Steven Butler's Family History Website



Van Meter Family
Jan Joosten Van Meteren | Jooste Jans Van Meteren | Jan or John Van Meter | Jacob Van Meter

JOOSTE JANS VAN METEREN (ABT. 1660-Between 1700-1705)

Jooste Jans Van Meteren, the eldest son of Jan Jooste Van Meteren and his wife Macyke, was born about 1660 in the Netherlands and came to America as a child with his parents in 1662. In 1663, when he was only three years old, he and his mother, along with his future mother-in-law Catherine DuBois, were captured by Indians. They were later rescued, but not before the Indians nearly burned Catherine Du Bois alive. They were saved, so it has been said, by Catherine's singing of psalms from the Bible, which so entranced their captors that it bought them time and alerted their rescuers to the location of the Indians' camp.

Jooste Jans Van Meteren and Sarah Du Bois, daughter of Catherine and Louis DuBois, were married in the Dutch Reformed Church at what is now Kingston, Ulster County, New York, on December 12, 1682. They afterward had five children: Jan, who was baptized October 14, 1683; Rebekka, baptized April 26, 1686; Lysbeth, baptized March 3, 1689; Isaac, baptized about 1692; and Hendrix or Hendrick (Henry), baptized September 1, 1695.

We do not know for sure what became of Jooste Jans Van Meteren following the birth of his last child. One biographer claims that he died sometime between 1700 and 1705 while another writes that Jooste Jans "became sufficiently Americanized to spell his name John instead of Jan…dropped the 'n' off [Van Meteren]" and became a "noted Indian trader and explorer of the Shendandoah Valley who 'Spied out the land' about the time of Governor Spotswood's Expedition, [in] 1716." This same writer continues:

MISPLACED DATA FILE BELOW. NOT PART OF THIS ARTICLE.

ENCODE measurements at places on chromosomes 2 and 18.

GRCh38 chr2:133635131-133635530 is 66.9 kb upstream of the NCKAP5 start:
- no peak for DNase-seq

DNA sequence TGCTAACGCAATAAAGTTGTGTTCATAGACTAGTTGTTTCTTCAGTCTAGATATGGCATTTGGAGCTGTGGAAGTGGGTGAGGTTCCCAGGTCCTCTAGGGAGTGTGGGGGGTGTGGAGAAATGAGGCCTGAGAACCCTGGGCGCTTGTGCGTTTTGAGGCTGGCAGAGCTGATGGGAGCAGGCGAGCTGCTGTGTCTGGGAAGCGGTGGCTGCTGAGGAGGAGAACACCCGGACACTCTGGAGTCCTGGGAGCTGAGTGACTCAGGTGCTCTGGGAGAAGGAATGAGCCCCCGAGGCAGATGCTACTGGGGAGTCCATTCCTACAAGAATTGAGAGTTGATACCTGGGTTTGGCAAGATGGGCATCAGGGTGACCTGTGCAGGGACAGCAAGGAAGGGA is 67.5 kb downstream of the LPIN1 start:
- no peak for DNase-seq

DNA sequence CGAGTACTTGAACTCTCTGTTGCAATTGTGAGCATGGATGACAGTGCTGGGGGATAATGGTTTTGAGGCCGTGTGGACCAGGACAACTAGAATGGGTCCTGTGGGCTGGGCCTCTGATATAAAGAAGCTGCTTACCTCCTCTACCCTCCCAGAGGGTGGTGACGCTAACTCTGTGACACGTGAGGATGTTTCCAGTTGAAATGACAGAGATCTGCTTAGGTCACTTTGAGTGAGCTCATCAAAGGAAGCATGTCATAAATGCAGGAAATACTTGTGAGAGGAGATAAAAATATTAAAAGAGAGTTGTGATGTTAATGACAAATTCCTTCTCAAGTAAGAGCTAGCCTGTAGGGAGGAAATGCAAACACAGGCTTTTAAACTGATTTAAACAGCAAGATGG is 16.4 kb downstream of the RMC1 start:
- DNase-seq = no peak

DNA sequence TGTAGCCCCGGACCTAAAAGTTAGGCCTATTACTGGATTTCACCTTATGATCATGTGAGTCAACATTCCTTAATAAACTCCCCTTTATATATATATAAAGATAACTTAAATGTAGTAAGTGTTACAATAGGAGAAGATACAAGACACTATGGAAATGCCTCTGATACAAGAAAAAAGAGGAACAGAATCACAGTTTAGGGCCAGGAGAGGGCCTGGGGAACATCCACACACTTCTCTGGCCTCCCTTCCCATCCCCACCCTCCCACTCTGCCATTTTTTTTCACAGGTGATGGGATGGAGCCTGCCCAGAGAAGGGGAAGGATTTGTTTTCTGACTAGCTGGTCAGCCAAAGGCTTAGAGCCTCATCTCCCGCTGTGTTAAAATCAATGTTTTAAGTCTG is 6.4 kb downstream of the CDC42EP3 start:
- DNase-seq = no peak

He equipped a band of Delaware or Caugh [Catawba] Indians and while on this expedition he explored the country then almost unknown to the white people, the Valley of the South branch of the Potomac (known then by the Indian name of the Wappatomake). On his return he advised his sons to take up the land in "The Wappatomica Valley in the South Branch Bottom above the Trough" as it was the finest land he had discovered in all his travels. By the nature of his life, his habitation was seldom fixed for a definite length of time, but proof exists that he dwelt at different periods in the states of New York, New Jersey, and Pennsylvania.

The source of the above information was probably James M. Van Meter of Martinsburg, West Virginia, who was interviewed in 1898 about his family's history. At that time, he said:

All I know I got through my father, from the original ones, and the old V.'s [Virginians?] never lied. The first Van Meter (from New York), John, passed through here about 1725 with a tribe of Indians going to the south branch to fight the Catawba tribe. The Catawba tribe killed all of the northern tribe except John Van Meter and two of his Indians. When John got home, he told his sons if they ever went to Virginia, the must go to the Wapapatoma and take up land for it was the prettiest land he ever saw. That is the Indian name for south branch of the Potomac. About 1730, four of his sons came over. Their names were Abraham, Isaac, Jacob, and John. John and Isaac got permission from Governor Gooch, of Virginia, to put settlers on 40,000 acres of land. They soon sold out to Jost Hite.